Don’t be fooled: Adelaide means everything to India

Against all expectations, India have broken dead square in their last five Adelaide Tests. This is their chance again. And they know it.

Australia are temporarily off-balance and India's mission will be to not allow them to settle for Australia will get stronger in this series and India weaker.

Two wins, two losses and a draw is India's strong balance sheet in the five Adelaide Tests since they produced a mini-cricketing miracle to concede 556 runs against Australia in the first innings in 2003 then somehow snatch the match.

Their affection for Adelaide rose a notch with that win but they have always been fond of the pitch, and the city.

 

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Several Indian restaurants in Adelaide still proudly show photos of famous Indian visitors like Sachin Tendulkar who frequently returned to their favourite haunts when returning to a city they always found welcoming and comfortable.

With Virat Kohli gone for the series after Adelaide and Australia in disarray with injuries and a haphazard build-up, this is India's chance to strike, pink ball notwithstanding.

At one point last week it was not possible to name Australia's top six and be categorically certain even just one player would bat in their nominated position. In Australia, that's unprecedented.

Win in Adelaide and India are virtually one and a half Tests up because they hold the Border-Gavaskar Trophy and would only need to draw the series to retain it.

English captain Michael Vaughan reckons India will lose the series 4-0 if they lose in Adelaide but you wonder if Australia has the batting backbone and hardness of preparation to put a team away like that.

Don't be fooled by the gravitas of the stats which reveal Australia is unbeaten in day-night Tests and India have only played one of them.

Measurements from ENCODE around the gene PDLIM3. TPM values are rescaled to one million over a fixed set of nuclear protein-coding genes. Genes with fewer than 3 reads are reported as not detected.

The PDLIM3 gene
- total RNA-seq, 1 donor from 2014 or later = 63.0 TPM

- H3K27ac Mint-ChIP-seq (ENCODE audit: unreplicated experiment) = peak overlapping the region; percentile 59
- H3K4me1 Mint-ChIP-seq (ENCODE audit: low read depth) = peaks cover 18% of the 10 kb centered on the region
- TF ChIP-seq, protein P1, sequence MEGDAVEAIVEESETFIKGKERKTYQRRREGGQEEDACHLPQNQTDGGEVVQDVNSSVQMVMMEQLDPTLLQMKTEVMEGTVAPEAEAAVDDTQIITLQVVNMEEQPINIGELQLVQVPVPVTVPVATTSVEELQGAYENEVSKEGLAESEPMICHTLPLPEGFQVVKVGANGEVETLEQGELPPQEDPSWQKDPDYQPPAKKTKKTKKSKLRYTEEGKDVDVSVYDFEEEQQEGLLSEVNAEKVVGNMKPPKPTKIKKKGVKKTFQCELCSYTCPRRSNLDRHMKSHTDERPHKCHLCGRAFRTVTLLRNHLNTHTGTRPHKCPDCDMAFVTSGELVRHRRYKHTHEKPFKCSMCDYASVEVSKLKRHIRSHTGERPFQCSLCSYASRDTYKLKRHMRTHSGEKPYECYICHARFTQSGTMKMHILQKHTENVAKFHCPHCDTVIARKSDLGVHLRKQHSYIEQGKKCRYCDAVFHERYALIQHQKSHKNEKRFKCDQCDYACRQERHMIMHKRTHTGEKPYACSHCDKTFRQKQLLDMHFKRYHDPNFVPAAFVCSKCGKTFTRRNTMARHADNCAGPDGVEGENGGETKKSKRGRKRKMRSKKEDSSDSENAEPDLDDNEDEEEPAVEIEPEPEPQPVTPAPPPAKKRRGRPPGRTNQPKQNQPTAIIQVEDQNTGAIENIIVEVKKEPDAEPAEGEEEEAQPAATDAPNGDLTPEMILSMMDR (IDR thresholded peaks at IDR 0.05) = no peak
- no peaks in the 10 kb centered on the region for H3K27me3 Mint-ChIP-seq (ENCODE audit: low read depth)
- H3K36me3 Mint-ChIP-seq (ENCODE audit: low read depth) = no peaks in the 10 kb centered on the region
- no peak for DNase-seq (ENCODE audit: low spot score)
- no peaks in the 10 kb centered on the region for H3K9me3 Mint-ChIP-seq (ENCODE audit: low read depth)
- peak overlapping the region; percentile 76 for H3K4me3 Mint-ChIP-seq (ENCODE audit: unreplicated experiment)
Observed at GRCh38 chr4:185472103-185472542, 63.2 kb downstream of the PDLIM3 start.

India's pace attack last year recorded the extraordinary feat of having three players average in the "teens'' per wicket and much of it was done offshore.

Jasprit Bumrah, the self-styled pace bowling champion, averages 20 runs per Test wicket and has shone in five different countries but is still yet to play a Test in India.

It hasn't hurt him one bit.

New ball, old ball, green tops or dust bowls, he has become one of the game's most adaptable bowlers and will be ready for anything in Adelaide.

 

 

There was a time when India squads used to have lounge chairs at training and would never be as fit as they should be.

But those days are long gone. Modern Indian players have to hit a designated number in "beep'' tests or they don't tour.

They are more diet conscious too and the night before the last Test here two years ago six of their players were spotted in a Japanese Restaurant.

India are fit and focused. Australia beware.

 

Originally published as Don't be fooled: Adelaide means everything to India



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